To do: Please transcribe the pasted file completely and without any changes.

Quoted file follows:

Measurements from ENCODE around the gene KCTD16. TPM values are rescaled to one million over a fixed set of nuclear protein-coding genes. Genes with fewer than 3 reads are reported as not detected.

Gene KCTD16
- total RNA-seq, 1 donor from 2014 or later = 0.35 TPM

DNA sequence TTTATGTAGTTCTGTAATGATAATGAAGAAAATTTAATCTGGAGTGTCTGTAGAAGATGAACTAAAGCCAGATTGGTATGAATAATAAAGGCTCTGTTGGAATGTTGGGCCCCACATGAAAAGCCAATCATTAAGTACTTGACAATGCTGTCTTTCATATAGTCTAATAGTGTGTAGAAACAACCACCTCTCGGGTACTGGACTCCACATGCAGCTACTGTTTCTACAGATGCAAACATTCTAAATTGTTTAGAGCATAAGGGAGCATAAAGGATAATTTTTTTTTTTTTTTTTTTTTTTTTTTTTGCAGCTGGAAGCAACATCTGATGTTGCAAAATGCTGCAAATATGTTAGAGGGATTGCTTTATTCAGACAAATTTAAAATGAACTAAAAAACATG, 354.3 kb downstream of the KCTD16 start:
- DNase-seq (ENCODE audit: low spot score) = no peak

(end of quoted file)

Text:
Measurements from ENCODE around the gene KCTD16. TPM values are rescaled to one million over a fixed set of nuclear protein-coding genes. Genes with fewer than 3 reads are reported as not detected.

Gene KCTD16
- total RNA-seq, 1 donor from 2014 or later = 0.35 TPM

DNA sequence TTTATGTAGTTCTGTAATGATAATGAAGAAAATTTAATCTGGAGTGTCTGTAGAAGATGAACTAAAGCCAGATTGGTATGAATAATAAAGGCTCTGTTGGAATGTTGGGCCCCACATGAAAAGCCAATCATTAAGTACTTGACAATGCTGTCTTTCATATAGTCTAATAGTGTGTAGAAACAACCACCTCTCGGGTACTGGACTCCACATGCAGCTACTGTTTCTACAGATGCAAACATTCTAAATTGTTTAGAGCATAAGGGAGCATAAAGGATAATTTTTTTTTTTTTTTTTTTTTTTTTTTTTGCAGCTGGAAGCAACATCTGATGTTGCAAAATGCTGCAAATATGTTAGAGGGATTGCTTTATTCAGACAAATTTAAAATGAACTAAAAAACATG, 354.3 kb downstream of the KCTD16 start:
- DNase-seq (ENCODE audit: low spot score) = no peak